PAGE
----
[Speex-dev] Re: speex echo cancellation limitations

Jean-Marc Valin Jean-Marc.Valin at USherbrooke.ca
Tue May 2 17:13:57 PDT 2006

Hi Ted,

Thanks a lot for this analysis.

> In FLOAT_DIVU() it hangs at the following:
>    while (a.m >= b.m)
>    {
>       e++;
>       a.m >>= 1;
>    }
> for the case where a and b are both zero (yes, division by zero).
> This happens from mdf.c:

True, that needs to be fixed even after I fix the rest.

> leak_estimate = FLOAT_EXTRACT16(FLOAT_SHL(FLOAT_DIVU(st->Pey, st->Pyy),14));
> where st->Pey and st->Pyy are both zero, which happens for the following input 
> data to testecho program:
> -- first arg is file containing sine wave of magnitude +/- 32767
> -- 2nd arg is file containing all zeroes
> The division by zero appears to be caused by the calculation:
> See = inner_prod(st->e+st->frame_size, st->e+st->frame_size, st->frame_size)

Does that also happen with "real life" signals or just high-amplitude
sinusoids (probably worth fixing anyway).

> which returns negative due to overflow occuring in mdf.c:inner_prod() :
>       part = MAC16_16(part,*x++,*y++);
>       part = MAC16_16(part,*x++,*y++);
>       part = MAC16_16(part,*x++,*y++);
>       part = MAC16_16(part,*x++,*y++);
>      sum = ADD32(sum,SHR32(part,6));
> This overflow can be avoided by rewriting this as:
>       part = part + ((*x++ * *y++)>>1);
>       part = part + ((*x++ * *y++)>>1);
>       part = part + ((*x++ * *y++)>>1);
>       part = part + ((*x++ * *y++)>>1);
>       sum += part>>5;
> I am assuming that the value 0x8000 is avoided in the input.

I think we can safely assume that -- or actually enforce that because it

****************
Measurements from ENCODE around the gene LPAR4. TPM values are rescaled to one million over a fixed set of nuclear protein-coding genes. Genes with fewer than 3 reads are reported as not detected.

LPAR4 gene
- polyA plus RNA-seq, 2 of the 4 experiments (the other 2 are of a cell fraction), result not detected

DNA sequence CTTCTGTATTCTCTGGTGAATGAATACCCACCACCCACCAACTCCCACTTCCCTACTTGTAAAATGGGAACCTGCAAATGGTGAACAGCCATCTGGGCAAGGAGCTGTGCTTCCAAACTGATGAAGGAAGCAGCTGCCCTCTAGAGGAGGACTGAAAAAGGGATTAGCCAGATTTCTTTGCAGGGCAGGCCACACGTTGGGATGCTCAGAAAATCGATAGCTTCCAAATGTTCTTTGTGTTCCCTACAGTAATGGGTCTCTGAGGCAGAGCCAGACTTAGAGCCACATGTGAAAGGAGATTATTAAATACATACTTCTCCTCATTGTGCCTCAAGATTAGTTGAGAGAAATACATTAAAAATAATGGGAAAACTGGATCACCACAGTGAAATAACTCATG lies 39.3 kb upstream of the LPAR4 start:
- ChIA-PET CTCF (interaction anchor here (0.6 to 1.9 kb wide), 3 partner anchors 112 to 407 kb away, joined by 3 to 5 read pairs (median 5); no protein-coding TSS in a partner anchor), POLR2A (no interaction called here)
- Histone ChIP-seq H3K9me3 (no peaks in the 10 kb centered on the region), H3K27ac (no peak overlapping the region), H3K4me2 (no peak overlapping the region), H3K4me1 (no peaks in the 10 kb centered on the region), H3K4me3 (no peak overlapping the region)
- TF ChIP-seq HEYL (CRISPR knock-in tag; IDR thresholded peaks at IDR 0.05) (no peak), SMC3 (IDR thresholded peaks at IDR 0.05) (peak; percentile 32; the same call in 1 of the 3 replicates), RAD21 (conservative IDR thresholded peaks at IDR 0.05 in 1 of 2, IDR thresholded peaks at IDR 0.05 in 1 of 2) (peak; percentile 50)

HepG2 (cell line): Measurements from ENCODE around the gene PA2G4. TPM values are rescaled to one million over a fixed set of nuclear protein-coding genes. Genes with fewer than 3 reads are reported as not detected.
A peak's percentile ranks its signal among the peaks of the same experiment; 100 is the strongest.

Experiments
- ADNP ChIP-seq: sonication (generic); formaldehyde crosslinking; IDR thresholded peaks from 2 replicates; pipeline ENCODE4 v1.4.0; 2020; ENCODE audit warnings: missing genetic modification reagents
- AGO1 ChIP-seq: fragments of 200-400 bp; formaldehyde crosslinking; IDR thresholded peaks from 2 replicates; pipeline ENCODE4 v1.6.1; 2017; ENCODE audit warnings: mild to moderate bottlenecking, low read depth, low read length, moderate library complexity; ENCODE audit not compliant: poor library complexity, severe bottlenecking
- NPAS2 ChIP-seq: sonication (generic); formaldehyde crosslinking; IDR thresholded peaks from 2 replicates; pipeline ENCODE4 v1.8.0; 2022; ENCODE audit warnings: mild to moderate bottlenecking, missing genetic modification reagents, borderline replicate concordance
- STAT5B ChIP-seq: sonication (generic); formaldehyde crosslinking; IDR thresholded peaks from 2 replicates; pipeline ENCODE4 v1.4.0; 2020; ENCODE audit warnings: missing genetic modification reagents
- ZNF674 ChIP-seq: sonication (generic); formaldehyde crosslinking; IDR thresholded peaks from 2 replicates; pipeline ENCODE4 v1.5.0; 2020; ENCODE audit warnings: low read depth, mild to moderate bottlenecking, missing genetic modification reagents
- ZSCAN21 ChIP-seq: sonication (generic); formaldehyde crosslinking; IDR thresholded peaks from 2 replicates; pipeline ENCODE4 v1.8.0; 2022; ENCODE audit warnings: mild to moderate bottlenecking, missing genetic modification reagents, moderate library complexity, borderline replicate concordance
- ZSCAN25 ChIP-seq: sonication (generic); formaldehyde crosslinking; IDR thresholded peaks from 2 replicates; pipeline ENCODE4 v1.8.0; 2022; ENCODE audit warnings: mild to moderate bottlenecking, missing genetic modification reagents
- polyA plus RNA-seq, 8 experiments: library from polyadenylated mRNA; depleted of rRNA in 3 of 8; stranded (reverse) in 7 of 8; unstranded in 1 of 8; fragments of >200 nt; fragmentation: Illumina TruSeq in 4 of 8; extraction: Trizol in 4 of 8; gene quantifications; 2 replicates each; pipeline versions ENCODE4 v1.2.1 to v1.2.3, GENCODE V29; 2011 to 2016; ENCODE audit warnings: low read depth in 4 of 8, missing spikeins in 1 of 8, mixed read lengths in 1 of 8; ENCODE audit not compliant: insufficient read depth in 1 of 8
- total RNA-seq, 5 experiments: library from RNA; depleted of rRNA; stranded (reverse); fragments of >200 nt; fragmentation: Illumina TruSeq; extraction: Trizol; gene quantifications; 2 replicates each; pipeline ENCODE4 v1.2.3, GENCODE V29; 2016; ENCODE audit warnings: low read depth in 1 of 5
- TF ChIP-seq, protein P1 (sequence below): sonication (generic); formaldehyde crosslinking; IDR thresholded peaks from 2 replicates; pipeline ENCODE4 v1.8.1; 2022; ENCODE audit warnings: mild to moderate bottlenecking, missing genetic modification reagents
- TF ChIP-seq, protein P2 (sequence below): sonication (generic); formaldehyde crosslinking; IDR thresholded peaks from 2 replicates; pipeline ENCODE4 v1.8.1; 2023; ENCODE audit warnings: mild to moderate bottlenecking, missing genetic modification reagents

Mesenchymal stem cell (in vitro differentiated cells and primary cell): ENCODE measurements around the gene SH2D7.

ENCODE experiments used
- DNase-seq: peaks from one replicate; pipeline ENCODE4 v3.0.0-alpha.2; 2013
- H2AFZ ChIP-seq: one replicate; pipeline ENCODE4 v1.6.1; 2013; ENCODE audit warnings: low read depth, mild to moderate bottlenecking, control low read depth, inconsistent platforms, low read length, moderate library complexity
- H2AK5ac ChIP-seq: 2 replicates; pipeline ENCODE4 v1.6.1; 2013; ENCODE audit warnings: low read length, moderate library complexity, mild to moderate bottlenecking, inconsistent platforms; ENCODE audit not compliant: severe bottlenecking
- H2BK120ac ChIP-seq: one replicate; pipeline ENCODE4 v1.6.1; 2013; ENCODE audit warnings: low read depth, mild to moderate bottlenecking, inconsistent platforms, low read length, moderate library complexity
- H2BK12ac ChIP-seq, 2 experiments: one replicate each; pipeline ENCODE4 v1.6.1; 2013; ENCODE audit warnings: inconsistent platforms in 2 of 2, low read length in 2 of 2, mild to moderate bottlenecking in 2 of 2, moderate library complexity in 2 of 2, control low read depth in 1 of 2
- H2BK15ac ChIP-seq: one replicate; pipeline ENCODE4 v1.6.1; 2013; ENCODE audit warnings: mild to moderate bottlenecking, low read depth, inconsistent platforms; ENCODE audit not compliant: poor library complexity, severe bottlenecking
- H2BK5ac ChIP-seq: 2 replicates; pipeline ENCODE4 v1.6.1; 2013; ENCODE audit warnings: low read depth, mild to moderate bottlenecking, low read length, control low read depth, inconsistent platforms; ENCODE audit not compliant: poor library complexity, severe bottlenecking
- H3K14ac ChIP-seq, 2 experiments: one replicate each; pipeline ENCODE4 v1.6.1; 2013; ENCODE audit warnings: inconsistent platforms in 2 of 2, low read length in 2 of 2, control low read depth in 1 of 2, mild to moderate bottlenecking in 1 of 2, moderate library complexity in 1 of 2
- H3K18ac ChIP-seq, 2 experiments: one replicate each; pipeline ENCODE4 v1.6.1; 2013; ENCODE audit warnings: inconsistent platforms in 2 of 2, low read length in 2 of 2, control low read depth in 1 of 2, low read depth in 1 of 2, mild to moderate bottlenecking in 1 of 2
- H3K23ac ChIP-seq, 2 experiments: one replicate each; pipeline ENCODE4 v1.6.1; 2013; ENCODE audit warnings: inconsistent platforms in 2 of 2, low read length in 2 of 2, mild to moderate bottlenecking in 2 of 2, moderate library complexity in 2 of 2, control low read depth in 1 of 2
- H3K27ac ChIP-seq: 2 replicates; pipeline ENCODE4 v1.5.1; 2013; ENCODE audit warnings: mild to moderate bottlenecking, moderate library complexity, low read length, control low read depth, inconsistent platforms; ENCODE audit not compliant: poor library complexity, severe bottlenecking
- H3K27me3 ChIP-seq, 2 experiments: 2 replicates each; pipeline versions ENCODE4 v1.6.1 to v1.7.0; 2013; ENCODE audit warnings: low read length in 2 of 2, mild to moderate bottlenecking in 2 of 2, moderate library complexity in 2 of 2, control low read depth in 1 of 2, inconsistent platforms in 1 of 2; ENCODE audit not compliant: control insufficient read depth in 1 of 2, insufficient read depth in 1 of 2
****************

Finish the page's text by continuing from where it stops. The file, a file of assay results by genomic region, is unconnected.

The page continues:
would likely break other stuff.

> Even with this fix there is definitely some bad stuff going on; the output 
> data is corrupted looking.
> I put assertions into FLOAT_MUL32U(), FLOAT_DIV32_FLOAT() and FLOAT_DIV32() to 
> assert that the "a" arguments were non-negative. 

Technically these functions *should* work (they don't at the moment) for
negative inputs, but mdf.c isn't supposed to use that in the first
place. I guess it comes down to the same problem as above...

> Using some real life data, i 
> found that i had to shift the real life data right by two (i shifted both 
> inputs by same amount) to avoid asserting; shifting by just one almost worked 
> but failed for some case (i don't remember what that case was... not the one 
> i mentioned above).

I'd be interested in that sample if you can find it.

> [Alternately i could just clip the input to some threshold].

Except for the -32768 value, I don't want to do that because clipping is
highly non-linear and thus something the AEC doesn't like at all.

> To be on the safe side with the above functions, i removed the asserts and 
> modified the tests for == 0 to <= 0 ...
> Clearly, some sort of automated testing scheme could help here...

One thing I used to do (should do it more often) is test with
FIXED_DEBUG (--enable-fixed-point-debug) which puts assertions in all
fixed-point operators (except the pseudofloat stuff, which is rather
new). Helps a lot tracking problems down.


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